What Is DLNA?

Learn about the technology used by various devices in your home.


DLNA stands for Digital Living Network Alliance, an industry-standard allowing devices on a local network to communicate. In simpler terms, DLNA certified devices can communicate and share media files on a home network. Likewise, Sony started the Digital Living Network Alliance trade organization back in 2003.

Over the past few years, digital home entertainment has progressed drastically, and DLNA contributed to the same. Certified devices like PCs, laptops, smartphones, media players, smart TVs can communicate with each other on your home network via Wi-Fi or Ethernet.

How DLNA works?

how dlna works

DLNA acts as a bridge between your various devices connected to a network. Similarly, you can watch movies stored on your laptop on the big-screen TV and play music on your smartphone on a speaker. Hence, there are a lot of actions that you can perform using the standard.

DLNA certified devices can:

  • Find and play movies.
  • Send, display, or upload photos.
  • Find, send, and play music.
  • Send and print photos across compatible devices on the network.

The easiest way to visualize it is to think of it as a home cloud service, from which you can access data without the expense of internet data. Moreover, DLNA works on a local network connection, and all supported devices should be connected to the same network. Also, if you have multiple devices, you should ensure that your network has sufficient bandwidth to accommodate all your media devices.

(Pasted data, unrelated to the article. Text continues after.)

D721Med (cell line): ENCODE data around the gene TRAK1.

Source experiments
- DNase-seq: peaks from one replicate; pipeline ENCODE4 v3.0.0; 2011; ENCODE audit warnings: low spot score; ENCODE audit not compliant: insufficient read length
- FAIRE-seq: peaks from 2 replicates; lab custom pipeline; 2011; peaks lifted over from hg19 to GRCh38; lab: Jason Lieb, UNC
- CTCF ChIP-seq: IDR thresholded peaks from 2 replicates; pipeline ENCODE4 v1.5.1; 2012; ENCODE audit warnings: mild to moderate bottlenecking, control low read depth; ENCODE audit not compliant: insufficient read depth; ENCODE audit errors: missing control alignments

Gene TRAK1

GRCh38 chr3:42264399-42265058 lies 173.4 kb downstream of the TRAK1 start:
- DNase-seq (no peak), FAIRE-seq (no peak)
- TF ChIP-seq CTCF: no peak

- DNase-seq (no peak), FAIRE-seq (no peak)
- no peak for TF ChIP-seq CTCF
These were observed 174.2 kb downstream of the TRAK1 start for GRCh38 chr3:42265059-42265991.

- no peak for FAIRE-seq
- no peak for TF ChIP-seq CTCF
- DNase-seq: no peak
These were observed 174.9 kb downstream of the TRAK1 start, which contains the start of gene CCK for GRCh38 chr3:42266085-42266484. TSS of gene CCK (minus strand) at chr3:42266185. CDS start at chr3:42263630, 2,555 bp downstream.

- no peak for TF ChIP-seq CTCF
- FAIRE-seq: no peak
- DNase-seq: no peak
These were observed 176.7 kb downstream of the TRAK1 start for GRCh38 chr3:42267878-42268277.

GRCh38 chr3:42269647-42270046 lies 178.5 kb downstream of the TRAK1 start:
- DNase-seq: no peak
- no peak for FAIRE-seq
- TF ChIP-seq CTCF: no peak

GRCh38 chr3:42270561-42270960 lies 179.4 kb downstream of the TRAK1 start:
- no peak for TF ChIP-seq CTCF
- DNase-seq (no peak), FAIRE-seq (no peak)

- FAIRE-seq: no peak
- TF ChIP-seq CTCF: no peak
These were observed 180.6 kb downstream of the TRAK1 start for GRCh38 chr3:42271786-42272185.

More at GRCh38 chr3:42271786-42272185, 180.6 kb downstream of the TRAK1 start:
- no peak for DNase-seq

Furthermore, most media devices in your home probably have a DLNA certification. From PlayStations and home media servers to TVs and printers, most of them have the certification and can communicate. DLNA is all about plug and play, and it uses UPnP to communicate.

Finally, there exist three types of Digital Living Network Alliance categories:

  • Digital Media Player (DMP): Devices with this certification can find and play media from other devices and computers.
  • Digital Media Server (DMS): This certification category applies to devices that store a media library. These devices include a computer, a network-attached storage (NAS) drive, or a media server.
  • Digital Media Renderer (DMR): This category contains devices similar to the Digital Media Player. However, the primary difference is that you can control DMR devices externally and access other content as well. For instance, Smart TVs, or home theater systems are digital media renderers.

If you like this simple explainer, check out our Short Bytes section. We take complex tech topics and break them into short, easy-to-understand articles.

Siddharth Dudeja

Siddharth Dudeja

An engineering student with a keen interest in most aspects of technology. Likes to write about Microsoft, Apple, Laptops, Gaming, etc.
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